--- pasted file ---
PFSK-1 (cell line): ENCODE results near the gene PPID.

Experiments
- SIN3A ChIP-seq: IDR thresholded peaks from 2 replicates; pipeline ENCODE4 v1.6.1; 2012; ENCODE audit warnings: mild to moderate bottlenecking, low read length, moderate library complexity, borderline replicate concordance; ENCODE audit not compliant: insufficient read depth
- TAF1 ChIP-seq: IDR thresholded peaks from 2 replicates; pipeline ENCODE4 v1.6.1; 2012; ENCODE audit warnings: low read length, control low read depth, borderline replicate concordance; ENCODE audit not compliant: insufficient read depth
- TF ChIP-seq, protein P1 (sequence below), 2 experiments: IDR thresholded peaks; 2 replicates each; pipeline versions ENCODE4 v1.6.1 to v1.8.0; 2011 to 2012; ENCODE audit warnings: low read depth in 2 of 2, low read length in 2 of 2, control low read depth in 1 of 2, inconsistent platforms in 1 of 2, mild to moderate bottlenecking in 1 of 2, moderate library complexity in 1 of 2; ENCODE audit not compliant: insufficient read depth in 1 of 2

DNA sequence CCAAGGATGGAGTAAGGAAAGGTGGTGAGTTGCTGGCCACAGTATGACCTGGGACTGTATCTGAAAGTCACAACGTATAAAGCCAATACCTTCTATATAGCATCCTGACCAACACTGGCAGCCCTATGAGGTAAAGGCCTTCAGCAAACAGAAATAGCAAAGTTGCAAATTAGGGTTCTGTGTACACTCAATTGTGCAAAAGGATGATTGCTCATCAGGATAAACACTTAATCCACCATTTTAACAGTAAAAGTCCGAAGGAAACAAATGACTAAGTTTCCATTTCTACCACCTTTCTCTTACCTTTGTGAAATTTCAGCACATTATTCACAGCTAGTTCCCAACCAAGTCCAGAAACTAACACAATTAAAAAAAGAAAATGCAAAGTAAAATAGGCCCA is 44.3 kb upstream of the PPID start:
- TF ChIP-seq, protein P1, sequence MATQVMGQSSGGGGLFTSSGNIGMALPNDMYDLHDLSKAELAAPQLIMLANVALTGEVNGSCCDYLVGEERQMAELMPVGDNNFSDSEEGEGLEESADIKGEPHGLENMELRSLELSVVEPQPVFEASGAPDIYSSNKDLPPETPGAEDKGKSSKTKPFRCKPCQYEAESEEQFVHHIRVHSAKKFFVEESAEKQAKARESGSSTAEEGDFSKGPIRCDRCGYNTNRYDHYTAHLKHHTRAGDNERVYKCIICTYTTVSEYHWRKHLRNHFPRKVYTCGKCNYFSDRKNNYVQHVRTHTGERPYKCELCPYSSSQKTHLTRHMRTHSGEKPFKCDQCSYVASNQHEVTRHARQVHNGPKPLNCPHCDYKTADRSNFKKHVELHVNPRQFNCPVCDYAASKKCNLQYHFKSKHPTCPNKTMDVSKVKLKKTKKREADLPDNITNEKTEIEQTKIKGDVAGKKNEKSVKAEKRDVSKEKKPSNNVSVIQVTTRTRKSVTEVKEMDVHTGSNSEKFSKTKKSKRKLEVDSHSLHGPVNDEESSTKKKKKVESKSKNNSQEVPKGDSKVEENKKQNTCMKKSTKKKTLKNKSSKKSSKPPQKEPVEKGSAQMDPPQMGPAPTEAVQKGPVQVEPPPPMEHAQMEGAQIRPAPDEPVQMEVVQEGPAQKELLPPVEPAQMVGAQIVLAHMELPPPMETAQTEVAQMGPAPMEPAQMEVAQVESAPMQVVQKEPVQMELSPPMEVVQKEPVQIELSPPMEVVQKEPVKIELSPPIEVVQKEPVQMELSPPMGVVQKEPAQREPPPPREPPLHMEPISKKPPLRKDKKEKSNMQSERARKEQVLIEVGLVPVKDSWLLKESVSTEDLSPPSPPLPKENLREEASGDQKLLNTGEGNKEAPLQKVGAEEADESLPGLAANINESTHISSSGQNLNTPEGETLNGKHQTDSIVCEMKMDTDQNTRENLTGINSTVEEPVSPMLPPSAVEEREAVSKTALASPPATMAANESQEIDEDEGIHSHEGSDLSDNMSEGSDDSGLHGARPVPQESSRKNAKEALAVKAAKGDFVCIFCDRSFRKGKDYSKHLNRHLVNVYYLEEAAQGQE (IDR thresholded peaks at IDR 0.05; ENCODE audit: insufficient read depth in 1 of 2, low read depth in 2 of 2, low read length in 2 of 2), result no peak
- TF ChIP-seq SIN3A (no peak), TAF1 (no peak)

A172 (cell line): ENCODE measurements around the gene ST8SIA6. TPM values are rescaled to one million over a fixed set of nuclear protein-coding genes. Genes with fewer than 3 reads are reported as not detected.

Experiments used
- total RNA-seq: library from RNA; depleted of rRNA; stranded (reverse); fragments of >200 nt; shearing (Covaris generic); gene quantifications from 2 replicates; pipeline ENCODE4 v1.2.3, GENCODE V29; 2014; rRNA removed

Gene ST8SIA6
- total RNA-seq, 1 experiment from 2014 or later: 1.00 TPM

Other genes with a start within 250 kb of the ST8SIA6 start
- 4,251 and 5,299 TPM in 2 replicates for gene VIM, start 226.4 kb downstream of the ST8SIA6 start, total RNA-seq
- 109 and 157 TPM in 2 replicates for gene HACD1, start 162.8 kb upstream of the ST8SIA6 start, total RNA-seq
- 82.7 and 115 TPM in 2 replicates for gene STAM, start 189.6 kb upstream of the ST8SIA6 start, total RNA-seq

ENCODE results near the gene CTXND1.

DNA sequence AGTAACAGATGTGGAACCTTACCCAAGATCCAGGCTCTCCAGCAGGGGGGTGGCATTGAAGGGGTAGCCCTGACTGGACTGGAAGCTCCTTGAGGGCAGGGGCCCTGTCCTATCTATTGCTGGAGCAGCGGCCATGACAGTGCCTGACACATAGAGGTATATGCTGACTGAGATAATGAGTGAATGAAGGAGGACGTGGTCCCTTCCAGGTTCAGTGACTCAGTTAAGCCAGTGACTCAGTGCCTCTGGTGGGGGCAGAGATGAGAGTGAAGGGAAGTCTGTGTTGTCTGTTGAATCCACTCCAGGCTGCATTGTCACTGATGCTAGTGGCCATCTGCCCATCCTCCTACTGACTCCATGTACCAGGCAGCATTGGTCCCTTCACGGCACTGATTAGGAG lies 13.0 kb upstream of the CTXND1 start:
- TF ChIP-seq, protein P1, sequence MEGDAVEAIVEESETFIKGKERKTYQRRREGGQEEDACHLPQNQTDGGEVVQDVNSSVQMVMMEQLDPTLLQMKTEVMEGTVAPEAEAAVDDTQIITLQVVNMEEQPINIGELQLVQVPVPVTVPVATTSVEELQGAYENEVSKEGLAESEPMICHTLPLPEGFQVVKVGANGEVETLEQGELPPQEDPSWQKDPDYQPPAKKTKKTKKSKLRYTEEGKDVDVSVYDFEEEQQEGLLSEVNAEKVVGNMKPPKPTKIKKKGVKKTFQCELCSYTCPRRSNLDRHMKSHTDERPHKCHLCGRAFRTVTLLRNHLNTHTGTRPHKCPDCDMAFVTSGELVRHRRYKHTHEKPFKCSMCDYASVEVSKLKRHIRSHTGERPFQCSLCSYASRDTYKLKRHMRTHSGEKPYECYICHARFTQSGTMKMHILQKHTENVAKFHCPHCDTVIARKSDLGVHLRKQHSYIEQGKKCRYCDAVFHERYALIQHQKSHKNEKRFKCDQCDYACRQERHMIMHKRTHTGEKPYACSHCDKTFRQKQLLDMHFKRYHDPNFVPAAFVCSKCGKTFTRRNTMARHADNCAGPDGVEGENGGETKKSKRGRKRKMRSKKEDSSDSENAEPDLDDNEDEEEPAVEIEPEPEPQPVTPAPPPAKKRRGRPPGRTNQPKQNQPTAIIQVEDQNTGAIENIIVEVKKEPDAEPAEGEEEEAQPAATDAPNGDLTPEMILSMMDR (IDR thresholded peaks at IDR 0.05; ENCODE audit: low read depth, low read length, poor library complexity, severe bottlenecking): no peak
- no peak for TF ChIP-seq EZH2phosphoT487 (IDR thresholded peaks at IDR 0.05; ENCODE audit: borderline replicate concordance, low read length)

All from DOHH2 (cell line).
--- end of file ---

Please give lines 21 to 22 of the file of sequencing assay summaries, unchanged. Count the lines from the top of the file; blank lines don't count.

- no peak for TF ChIP-seq EZH2phosphoT487 (IDR thresholded peaks at IDR 0.05; ENCODE audit: borderline replicate concordance, low read length)

All from DOHH2 (cell line).